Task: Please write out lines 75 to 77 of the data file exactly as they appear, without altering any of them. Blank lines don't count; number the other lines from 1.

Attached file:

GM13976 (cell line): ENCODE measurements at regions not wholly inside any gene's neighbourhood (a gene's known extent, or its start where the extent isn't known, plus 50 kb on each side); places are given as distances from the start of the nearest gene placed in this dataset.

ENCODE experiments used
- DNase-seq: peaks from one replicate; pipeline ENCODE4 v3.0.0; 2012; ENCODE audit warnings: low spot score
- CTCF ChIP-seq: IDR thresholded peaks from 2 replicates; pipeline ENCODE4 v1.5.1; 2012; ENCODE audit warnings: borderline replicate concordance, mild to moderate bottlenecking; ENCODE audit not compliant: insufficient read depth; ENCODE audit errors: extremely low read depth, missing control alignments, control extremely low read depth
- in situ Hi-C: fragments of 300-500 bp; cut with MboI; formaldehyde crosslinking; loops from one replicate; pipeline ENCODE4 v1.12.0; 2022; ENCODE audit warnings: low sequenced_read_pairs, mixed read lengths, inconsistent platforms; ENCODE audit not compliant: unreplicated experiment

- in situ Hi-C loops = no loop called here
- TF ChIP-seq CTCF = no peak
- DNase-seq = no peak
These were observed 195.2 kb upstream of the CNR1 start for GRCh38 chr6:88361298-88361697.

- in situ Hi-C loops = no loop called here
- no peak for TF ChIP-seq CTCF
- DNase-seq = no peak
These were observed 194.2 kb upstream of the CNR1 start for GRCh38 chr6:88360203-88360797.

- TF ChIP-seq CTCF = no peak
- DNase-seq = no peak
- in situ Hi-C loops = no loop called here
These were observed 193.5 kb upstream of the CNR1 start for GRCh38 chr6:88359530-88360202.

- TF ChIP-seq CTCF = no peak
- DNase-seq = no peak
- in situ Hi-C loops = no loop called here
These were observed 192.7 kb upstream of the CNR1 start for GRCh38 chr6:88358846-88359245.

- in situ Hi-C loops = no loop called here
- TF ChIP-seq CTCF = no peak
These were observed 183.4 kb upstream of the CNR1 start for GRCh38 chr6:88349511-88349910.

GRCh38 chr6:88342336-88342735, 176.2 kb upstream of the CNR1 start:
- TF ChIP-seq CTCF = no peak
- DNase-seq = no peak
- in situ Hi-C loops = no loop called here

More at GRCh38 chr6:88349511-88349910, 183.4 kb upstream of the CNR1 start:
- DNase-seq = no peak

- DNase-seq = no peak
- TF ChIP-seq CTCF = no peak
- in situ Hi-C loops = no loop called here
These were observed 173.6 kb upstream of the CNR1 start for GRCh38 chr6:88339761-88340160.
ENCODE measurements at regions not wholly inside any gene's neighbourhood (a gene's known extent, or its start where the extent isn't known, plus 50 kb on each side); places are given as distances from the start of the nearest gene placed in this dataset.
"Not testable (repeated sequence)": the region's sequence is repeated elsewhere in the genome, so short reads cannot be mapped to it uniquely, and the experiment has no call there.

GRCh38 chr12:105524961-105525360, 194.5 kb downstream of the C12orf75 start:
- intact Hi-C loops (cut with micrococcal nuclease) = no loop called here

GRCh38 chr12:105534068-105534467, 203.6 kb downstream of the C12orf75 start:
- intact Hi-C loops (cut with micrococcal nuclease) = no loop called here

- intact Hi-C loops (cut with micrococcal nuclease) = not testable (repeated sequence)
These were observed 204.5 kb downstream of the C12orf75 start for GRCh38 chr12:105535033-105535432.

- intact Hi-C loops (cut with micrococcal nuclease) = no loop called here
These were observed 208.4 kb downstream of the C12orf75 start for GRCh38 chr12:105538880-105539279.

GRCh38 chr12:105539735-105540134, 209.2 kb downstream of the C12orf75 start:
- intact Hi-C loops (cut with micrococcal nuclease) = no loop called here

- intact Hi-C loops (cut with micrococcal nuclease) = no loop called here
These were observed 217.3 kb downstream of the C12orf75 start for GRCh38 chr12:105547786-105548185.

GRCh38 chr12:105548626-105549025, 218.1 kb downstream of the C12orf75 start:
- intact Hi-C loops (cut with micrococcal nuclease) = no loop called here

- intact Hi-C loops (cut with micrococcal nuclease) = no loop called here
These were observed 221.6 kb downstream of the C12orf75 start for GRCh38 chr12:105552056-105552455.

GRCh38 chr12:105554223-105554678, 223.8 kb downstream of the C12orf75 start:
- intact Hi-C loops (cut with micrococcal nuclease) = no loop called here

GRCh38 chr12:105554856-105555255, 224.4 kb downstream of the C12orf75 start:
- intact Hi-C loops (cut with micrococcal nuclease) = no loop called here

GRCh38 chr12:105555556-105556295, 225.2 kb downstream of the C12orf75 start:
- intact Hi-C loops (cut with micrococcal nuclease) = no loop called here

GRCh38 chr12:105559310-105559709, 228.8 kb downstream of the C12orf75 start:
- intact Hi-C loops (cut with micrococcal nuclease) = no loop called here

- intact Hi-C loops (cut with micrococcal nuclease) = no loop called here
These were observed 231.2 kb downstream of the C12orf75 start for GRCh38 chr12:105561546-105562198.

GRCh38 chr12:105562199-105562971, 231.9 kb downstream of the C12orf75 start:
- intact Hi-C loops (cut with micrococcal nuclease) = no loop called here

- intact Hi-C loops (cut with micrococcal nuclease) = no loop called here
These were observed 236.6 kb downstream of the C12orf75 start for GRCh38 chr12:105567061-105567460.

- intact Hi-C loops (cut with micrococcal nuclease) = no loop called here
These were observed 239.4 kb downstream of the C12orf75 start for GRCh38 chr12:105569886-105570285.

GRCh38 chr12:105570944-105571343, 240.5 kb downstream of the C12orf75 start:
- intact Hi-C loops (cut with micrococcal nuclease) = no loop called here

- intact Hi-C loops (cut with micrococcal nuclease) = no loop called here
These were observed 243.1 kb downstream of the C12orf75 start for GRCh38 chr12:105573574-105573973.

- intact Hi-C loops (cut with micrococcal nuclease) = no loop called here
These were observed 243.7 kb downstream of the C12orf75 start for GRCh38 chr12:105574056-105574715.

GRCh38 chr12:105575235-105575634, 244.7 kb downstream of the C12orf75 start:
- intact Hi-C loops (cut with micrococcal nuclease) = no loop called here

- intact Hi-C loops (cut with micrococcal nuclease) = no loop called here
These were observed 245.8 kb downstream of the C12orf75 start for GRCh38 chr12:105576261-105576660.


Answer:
GRCh38 chr12:105575235-105575634, 244.7 kb downstream of the C12orf75 start:
- intact Hi-C loops (cut with micrococcal nuclease) = no loop called here

- intact Hi-C loops (cut with micrococcal nuclease) = no loop called here